New York Governor Kathy Hochul is throwing her support behind building electrification as part of her administration's climate agenda.
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On Jan. 5, Hochul announced a plan to accelerate the decarbonization and electrification of the Empire State's sprawling building stock, which encompasses 7.3 million households and another 370,000 commercial and institutional buildings. As part of the plan, Hochul intends to introduce legislation to ensure all new construction is zero-emissions by 2027. Hochul also set a target of electrifying at least 1 million homes by 2030 and making up to 1 million electrification-ready by the same year.
"To make real progress on climate change, it's time to tackle major sources of pollution head-on, ensure greener housing is available to all New Yorkers and pave the way toward a more sustainable future," Hochul said in a Jan. 5 statement tied to her State of the State address.
Building electrification gathers momentum
The announcement was the latest sign that New York is aiming for pole position in the building electrification movement. New York City in December 2021 became the largest US city to adopt a new building gas ban.
It also came one week after New York's Climate Action Council released a blueprint for climate policymaking and regulation predicated on widespread building electrification. The platform introduced by Hochul, a Democrat, aligned with several recommendations in the council's draft scoping plan, suggesting that the blueprint may face little resistance from the administration.
Hochul's planned legislation would require all new construction to achieve zero on-site greenhouse gas emissions, including through energy efficiency. It would incorporate into the state construction code New York's legally mandated target to cut economy-wide greenhouse gas emissions by 40% from 1990 levels by 2030 and by at least 85% by 2050. It would make additional changes to the state building and fire code.
The building electrification agenda would seek to increase the current rate of building electrification from 20,000 homes per year to more than 200,000 — roughly in line with the Climate Action Council's post-2030 target. To ensure that more than 800,000 homes to be electrified or made electrification-ready through 2030 are low-to-moderate income households, the state will establish a dedicated fund within a new $25 billion, five-year housing capital plan administered by the New York State Homes and Community Renewal office.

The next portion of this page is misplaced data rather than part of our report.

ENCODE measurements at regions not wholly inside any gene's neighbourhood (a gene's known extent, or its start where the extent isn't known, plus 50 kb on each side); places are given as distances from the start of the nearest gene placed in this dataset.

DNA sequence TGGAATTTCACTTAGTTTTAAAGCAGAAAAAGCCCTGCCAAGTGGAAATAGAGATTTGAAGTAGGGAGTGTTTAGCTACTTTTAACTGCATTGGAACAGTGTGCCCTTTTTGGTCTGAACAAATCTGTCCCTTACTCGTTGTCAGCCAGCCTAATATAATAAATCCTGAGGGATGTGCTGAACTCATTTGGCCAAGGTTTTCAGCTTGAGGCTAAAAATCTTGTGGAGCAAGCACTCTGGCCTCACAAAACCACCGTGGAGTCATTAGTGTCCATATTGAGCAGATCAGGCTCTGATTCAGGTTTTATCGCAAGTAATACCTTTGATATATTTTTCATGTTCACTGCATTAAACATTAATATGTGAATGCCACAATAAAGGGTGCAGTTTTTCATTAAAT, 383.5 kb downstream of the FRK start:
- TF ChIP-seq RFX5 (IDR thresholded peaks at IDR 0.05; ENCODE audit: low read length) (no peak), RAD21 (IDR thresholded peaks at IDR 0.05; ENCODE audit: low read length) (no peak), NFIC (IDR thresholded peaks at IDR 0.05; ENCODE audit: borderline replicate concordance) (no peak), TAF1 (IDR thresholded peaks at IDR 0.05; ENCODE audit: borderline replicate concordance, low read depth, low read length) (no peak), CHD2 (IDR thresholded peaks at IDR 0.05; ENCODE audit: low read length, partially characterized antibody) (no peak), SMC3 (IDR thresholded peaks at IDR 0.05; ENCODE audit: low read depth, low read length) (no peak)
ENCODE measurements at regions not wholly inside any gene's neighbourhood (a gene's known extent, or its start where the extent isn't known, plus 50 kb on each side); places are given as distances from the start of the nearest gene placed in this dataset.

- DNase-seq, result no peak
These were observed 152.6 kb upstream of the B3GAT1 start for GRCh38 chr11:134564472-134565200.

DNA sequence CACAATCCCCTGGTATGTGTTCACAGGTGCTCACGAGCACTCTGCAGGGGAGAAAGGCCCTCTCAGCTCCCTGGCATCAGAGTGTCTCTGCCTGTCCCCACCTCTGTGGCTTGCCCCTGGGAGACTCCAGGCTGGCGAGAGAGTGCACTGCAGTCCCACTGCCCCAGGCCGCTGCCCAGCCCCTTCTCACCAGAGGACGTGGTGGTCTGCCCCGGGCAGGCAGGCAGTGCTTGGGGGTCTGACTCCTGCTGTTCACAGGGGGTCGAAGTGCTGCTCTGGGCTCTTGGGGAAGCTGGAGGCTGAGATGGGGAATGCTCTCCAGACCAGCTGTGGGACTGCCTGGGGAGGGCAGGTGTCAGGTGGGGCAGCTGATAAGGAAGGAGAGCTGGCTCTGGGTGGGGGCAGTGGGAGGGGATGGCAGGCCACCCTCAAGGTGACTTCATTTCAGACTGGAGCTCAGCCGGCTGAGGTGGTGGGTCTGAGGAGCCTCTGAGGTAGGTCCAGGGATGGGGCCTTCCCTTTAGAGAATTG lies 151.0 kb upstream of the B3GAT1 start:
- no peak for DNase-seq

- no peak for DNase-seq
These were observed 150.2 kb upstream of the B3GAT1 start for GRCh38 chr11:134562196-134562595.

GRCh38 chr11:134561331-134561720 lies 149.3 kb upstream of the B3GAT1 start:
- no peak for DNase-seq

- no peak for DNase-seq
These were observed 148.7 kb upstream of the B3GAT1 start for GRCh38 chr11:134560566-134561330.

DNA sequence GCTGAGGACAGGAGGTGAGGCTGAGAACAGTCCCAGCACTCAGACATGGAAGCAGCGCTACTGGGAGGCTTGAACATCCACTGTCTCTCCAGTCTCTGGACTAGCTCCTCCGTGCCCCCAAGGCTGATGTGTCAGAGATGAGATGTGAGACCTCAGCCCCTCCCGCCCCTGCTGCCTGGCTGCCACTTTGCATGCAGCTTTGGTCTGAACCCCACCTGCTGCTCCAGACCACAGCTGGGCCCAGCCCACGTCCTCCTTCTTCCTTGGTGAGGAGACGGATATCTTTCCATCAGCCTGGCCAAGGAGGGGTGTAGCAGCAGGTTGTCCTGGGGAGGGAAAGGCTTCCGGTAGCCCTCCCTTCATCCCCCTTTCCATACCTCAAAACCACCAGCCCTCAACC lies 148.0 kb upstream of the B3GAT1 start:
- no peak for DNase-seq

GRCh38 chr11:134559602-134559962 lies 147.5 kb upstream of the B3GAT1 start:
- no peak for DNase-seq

Administration seeks funding amid legislative push
The administration also intends to upgrade New York's appliance efficiency standards, mandate energy benchmarking in large buildings and propose legislation that would end the statutory obligation to serve customers with natural gas. Hochul will direct the New York State Department of Public Service to make sure gas utilities reduce investments in fossil fuel infrastructure and work to cut gas demand — an endeavor that the state utility regulator has already started.
A recently announced $30 million program to speed the development of all-electric homes would help the market prepare for the code changes, the administration said in a policy document. Hochul also plans convene the finance, mortgage and banking industries to marshal private capital in service of the goal. Additionally, the administration intends to launch job training programs to ensure the state's workforce can execute the plan.
The building decarbonization agenda also included expanding a $59 million green schools initiative to more than 1,000 schools in underserved communities. It would also demonstrate virtual power plants comprising solar panels, batteries and other equipment at government buildings. Hochul said the first round of retrofit projects through the state's Empire Building Challenge would include the Empire State Building and two facilities comprising 700 affordable housing units.
As part of Hochul's plan to establish hydrogen hubs, the New York State Energy Research and Development Authority will propose a project to study green hydrogen's use in district heating and cooling. In a blow to gas distributors, the Climate Action Council blueprint envisioned only a backup role for low-carbon fuels like hydrogen and renewable natural gas in building heating.